Linking up northern Sweden's biorefinery development facilities could CE SM_BoKllstrand_Inagu_BioBoClas Engström, Stellan Marklund and Västernorrland County Governor Bo Källstrand inaugurate the bioreactor BioBo at MoRe Research in northern Sweden. Photo by Bio4Energy.
produce a "win-win situation" for industry and academia and spur
innovation, a workshop in Sweden for industry people and bioenergy scientists have heard.

If adequately coordinated and explained, the cluster of test sites in northern Sweden could serve as a resource for researchers in Sweden and beyond, according to Clas Engström, Processum Biorefinergy Initiative CEO, and Bio4Energy programme manager This email address is being protected from spambots. You need JavaScript enabled to view it..

“What is unique about northern Sweden”, Marklund asked rethorically, sweeping his gaze over the participants of the joint meeting by B4E and Processum at Örnsköldsvik.

“It is those test sites (which) industry can use”, just as can biorefinery and bioenergy researchers, he said;

“If we join together we can create a win-win situation… (that can spur) innovation and put the technologies to good use for society.

“It think we can go far”.

Drawing together representatives of their member organisations 1 December, B4E and partner organisation Processum proposed that firms, universities and research institutes deepen their cooperation on development facilities for making biofuels and "green" chemicals.

A string of such test sites line the coast of northeastern Sweden, which range from laboratory scale “pilot” installations to full-blown industrial production demonstration units. A notable example of the latter would be the Ethanol Pilot at Örnsköldsvik at which, each day, ten “bioreactors” process the equivalent of two tonnes of biomass—sourced from forests, agricultural waste or fiber sludge from industrial processes—producing biofuels or “green” chemicals from input material to marketable product. At the other end of the range, a reactor the size of an adult’s hand has been developed by scientists at Luleå University of Technology to demonstrate a technology for combustion of forest-sourced biomass.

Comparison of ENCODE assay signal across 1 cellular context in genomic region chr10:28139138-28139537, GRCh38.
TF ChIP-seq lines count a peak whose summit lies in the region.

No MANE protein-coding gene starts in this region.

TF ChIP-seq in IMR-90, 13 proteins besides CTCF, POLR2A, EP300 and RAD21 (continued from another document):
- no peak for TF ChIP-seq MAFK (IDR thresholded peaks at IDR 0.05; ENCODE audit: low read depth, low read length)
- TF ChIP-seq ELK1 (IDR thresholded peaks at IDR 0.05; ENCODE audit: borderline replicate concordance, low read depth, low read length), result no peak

The move came as Processum unveiled a park of ten “pilot equipments” which, by adding medium-sized testing facilities to the existing line up of test sites in northeastern Sweden, closed the biorefinery value chain in terms of trials carried out on various scales ahead of launching industrial production. Engström said northern Sweden's range of biorefinery development facilities was “unique” since it allowed researchers to test nearly all types of biorefinery raw materials sourced from forests or organic waste, as well as whole processes or a combination of such.

To that, a number of researchers or technicians took the floor to present pilot installations scattered throughout the region. These will be introduced briefly on this website.

*Just days after the meeting, local public radio (P4) announced that the Municipality of Örnsköldsvik was considering spending an annual 500,000 Swedish kronor (€55,133)  for three years on the development of bio-based products such as, well, biofuels and "green" chemicals. The monies would go into a project called Biorefinery of the Future led by Processum.

Press coverage of this event that we are aware of was provided by:

Pulp & Paper News

Webben 7

Svensk Papperstidning

Nordisk papperstidning

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